Review of Behavioral Finance. 05/2011; 3(1):1 - 26.
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    ABSTRACT: A common feature of multi-jurisdictional systems is equalization programs. The implementation of such programs, that is based on some measurement of sub-national fiscal capacity and effort, is particularly complex. Within a political economy model, this paper analyzes the impact of such systems on accountability, identifying a positive and a negative effect. The positive effect arises because with equalized fiscal resources, a consequence of equalization, citizens attach more importance to any remaining variation in public good supplies and so punish rent-taking more severely. This induces politicians to restrain themselves and so accountability improves. The negative effect arises because the complexity of such programs reduces the informational content of observed public good supplies. This introduces a perverse fiscal incentive that reduces accountability. Thus, the overall impact of equalization programs on accountability depends on the balance of these effects.
    Journal of Public Economics. 01/2008;
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    ABSTRACT: This paper sets up an OLG economy with endogenous life expectancy to study how fiscal policy that redistributes between generations can open the door to sunspot equilibria. Agents invest independently in their own human capital, produce and consume output, and receive a pension upon retirement. The model produces an expectations coordination problem that can explain significant differences in growth paths followed by otherwise identical countries. In particular, we show that our economy may be characterized by local indeterminacy of dynamic equilibria, and hence feature fluctuations which are driven by extrinsic uncertainty.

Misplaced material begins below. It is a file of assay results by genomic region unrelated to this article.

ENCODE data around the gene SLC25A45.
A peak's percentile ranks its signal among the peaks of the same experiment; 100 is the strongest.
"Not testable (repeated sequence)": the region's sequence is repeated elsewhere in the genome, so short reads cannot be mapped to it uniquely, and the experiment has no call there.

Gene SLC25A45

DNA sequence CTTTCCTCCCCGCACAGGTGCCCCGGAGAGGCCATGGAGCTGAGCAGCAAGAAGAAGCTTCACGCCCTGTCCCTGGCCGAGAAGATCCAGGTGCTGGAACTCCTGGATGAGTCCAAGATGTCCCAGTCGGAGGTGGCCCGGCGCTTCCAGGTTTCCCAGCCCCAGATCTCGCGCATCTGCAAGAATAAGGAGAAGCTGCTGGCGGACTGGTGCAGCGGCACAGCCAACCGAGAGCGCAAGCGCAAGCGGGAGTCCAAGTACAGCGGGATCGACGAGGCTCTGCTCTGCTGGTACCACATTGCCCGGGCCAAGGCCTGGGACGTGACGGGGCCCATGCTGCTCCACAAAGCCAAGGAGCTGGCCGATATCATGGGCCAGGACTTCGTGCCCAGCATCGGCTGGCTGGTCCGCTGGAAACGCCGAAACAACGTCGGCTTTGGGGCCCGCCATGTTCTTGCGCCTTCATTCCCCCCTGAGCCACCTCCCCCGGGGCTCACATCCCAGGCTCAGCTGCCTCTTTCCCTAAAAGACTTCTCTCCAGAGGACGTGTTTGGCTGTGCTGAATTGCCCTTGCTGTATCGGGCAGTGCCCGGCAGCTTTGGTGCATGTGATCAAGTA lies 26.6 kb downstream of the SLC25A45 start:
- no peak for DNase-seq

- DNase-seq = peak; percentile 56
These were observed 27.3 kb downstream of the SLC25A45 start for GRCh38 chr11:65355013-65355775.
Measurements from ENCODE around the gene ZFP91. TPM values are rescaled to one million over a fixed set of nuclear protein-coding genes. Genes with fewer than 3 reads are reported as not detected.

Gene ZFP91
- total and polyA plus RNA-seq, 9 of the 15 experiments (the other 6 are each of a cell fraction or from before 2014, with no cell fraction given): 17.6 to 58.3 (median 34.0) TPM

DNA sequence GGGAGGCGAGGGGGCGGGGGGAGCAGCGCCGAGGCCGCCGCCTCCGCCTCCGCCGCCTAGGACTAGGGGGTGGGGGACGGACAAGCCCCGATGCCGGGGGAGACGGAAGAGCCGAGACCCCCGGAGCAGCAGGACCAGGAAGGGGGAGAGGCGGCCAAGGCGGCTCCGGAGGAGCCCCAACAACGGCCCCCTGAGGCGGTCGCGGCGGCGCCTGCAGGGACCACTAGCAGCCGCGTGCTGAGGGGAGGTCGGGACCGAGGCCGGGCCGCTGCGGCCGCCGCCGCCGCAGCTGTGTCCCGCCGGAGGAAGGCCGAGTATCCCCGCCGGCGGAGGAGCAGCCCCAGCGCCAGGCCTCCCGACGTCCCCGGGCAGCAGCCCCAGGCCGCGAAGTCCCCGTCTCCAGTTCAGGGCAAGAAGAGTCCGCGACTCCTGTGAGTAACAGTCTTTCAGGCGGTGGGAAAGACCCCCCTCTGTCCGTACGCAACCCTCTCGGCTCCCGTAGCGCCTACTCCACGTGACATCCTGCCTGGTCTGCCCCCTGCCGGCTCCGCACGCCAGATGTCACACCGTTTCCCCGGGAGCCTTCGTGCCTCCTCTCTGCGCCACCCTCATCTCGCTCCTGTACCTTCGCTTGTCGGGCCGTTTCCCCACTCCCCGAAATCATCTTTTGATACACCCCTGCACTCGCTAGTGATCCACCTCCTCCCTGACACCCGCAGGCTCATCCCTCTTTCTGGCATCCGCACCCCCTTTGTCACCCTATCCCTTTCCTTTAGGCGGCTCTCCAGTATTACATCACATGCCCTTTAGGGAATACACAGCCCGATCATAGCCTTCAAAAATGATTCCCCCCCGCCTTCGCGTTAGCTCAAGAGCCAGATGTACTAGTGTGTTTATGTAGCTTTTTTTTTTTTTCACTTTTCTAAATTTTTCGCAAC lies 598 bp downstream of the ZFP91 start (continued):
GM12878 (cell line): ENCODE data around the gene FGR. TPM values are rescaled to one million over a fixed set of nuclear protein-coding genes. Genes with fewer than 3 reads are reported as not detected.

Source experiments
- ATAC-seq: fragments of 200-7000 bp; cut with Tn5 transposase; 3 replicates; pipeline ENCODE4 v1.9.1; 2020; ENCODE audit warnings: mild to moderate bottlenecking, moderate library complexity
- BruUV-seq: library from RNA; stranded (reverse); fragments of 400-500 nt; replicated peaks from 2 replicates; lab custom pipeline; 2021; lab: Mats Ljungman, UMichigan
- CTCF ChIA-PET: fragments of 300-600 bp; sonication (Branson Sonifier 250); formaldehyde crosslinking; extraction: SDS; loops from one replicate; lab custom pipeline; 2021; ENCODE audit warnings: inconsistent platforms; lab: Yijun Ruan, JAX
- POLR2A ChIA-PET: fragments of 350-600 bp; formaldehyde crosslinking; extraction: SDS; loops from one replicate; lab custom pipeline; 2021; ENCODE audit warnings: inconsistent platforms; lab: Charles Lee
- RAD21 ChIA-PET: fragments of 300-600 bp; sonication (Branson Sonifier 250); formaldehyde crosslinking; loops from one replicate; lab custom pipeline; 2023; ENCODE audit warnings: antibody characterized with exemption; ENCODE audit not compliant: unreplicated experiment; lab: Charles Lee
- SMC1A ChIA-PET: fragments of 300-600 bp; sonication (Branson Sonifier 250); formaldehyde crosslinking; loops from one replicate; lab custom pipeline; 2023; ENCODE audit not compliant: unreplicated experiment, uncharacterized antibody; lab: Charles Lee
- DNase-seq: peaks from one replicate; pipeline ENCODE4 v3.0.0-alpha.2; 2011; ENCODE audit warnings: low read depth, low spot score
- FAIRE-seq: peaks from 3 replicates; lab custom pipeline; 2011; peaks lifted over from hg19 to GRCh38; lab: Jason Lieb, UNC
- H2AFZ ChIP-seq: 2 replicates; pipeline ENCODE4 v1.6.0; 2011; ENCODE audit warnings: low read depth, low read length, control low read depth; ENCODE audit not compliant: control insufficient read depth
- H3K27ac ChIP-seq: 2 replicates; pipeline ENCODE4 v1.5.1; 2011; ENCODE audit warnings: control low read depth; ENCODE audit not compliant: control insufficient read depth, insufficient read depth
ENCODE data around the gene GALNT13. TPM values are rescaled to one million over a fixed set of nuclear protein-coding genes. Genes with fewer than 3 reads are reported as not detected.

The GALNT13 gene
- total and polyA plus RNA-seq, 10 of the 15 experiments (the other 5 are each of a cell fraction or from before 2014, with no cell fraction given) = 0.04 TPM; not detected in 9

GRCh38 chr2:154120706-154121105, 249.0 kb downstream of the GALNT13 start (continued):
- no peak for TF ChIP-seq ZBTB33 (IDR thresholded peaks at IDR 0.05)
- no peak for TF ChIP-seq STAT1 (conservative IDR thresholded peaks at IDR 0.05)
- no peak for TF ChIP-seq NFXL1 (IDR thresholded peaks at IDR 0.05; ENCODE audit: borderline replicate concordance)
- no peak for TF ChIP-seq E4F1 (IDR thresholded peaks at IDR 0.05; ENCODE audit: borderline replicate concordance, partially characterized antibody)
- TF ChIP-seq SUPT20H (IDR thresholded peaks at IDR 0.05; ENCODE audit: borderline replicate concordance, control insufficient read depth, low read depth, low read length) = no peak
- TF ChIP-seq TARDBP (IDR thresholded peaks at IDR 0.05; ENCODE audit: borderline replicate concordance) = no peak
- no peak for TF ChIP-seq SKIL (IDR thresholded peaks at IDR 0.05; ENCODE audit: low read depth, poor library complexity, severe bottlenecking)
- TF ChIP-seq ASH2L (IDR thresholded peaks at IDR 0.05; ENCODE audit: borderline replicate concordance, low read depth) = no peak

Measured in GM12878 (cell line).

Journal of Economic Dynamics and Control 02/2007;
  • Social Policy & Administration 01/2007; 2(1):23 - 30.
  • Social Policy & Administration 01/2007; 2(2):92 - 105.
  • Social Policy & Administration 01/2007; 7(2):106 - 125.
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    ABSTRACT: In this paper, we analyse the trade-distorting effects of state trading enterprises (STEs) which exist in some exporting countries. Because of these potential effects, several countries have raised the issue of state enterprises in the Doha Round negotiations in the WTO. The belief is that STEs in certain developed countries have trade effects which are equivalent to an export subsidy. STEs also exist in developing countries, though since the aim of government policy may differ from the developed country case, the trade distortion may be equivalent to an export tax. We present a theoretical model that is sufficiently general to allow us to consider the case of exporting STEs in developed and developing economies. The model is calibrated with data on two examples of STEs, one typical of an STE in a developed country, the other typical of an STE in a developing economy. In each case, we allow for differences in the nature of the STE's pay-off function. The overall conclusion is that STEs do distort trade and the trade distortion effect is potentially significant.
    European Economic Review. 01/2007;